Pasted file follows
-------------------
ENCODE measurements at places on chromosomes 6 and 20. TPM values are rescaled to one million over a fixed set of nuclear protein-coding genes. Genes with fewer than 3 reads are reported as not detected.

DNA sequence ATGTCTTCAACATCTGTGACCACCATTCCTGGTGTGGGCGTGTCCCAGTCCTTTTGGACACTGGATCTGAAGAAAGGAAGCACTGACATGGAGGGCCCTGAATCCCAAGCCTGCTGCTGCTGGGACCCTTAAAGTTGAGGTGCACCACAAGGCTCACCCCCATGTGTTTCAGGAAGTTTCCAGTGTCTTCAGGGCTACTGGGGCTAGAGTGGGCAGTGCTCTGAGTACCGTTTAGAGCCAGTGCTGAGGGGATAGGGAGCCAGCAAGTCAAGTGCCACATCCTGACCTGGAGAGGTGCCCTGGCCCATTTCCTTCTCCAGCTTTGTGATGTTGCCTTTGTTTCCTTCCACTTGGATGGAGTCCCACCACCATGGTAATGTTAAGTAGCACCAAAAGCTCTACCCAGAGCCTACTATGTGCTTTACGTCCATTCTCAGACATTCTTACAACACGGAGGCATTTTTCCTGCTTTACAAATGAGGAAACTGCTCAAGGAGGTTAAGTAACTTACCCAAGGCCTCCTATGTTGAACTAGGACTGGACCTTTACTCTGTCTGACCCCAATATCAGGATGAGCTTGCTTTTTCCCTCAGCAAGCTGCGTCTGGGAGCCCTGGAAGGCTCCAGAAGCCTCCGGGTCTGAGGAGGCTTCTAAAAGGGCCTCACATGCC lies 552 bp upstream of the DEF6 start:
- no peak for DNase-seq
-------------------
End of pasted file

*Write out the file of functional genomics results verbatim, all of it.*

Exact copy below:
ENCODE measurements at places on chromosomes 6 and 20. TPM values are rescaled to one million over a fixed set of nuclear protein-coding genes. Genes with fewer than 3 reads are reported as not detected.

DNA sequence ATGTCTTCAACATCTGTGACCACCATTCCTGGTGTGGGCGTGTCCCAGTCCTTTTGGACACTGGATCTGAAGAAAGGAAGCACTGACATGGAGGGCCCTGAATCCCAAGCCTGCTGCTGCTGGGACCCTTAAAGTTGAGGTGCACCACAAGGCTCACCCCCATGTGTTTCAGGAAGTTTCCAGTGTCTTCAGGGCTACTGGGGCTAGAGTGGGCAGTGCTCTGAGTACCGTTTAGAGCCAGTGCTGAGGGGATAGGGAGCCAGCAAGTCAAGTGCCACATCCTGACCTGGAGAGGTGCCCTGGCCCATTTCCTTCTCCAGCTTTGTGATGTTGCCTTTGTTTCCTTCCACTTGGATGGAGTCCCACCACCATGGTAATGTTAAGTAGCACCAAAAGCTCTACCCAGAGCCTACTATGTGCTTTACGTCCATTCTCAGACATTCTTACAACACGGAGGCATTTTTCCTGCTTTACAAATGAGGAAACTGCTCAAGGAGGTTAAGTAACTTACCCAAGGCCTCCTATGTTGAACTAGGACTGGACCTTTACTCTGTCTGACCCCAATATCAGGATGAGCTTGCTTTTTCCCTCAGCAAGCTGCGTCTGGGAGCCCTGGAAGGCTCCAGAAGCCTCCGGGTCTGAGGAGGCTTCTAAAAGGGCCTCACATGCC lies 552 bp upstream of the DEF6 start:
- no peak for DNase-seq